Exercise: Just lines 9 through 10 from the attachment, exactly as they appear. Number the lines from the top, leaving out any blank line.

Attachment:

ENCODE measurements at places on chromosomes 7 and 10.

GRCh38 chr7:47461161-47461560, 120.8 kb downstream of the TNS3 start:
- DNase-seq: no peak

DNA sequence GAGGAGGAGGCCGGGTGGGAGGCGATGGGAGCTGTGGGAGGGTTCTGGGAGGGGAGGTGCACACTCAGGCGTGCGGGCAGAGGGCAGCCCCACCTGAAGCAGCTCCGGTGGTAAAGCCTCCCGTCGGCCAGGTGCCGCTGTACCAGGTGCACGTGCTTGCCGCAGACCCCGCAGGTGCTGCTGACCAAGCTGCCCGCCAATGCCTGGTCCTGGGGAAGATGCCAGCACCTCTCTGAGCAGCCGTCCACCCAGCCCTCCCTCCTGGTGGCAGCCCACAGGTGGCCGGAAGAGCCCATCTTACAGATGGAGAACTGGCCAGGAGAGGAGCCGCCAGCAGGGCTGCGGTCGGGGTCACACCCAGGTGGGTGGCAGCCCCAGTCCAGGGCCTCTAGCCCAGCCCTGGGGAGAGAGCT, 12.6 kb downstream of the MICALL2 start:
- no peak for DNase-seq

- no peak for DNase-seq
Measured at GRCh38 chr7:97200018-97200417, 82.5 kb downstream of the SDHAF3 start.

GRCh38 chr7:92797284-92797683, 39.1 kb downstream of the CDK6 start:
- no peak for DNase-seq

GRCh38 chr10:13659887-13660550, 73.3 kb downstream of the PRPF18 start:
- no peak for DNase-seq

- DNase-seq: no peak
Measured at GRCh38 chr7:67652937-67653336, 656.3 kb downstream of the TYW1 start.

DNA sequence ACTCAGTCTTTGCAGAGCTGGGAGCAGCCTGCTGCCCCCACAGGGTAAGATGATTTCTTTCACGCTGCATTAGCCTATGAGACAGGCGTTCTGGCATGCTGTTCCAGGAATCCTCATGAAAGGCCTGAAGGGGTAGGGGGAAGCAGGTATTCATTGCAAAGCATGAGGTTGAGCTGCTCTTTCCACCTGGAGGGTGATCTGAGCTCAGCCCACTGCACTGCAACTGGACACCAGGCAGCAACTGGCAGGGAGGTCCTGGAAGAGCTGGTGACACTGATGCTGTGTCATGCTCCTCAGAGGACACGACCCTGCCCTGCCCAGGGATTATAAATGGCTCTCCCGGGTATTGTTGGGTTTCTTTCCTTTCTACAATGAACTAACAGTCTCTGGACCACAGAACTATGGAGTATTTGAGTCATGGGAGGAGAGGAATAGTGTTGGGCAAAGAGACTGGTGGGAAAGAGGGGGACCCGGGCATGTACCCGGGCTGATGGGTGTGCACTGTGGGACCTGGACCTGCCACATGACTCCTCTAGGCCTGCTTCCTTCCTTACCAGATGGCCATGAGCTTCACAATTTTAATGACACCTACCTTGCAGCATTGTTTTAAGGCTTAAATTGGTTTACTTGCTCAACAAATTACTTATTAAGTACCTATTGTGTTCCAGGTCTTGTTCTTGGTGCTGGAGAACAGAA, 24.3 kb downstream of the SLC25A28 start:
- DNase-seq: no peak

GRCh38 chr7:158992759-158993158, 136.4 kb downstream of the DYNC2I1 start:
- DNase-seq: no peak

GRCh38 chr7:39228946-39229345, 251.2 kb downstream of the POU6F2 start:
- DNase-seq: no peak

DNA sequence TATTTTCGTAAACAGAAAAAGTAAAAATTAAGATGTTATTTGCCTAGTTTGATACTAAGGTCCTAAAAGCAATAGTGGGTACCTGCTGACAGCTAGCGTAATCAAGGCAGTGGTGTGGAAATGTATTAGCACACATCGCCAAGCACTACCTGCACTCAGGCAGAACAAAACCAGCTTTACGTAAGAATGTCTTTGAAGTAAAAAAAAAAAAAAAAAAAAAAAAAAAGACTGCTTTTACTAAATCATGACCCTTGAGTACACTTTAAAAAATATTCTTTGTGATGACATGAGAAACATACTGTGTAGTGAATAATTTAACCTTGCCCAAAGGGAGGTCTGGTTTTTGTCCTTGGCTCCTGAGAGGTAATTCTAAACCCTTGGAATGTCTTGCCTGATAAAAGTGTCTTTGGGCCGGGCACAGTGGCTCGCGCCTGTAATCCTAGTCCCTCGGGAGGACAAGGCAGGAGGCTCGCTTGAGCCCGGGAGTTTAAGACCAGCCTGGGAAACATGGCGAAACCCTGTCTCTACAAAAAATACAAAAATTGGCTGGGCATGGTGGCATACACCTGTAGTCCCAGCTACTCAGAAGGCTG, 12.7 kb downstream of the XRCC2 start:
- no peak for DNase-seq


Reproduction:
- no peak for DNase-seq

GRCh38 chr10:13659887-13660550, 73.3 kb downstream of the PRPF18 start: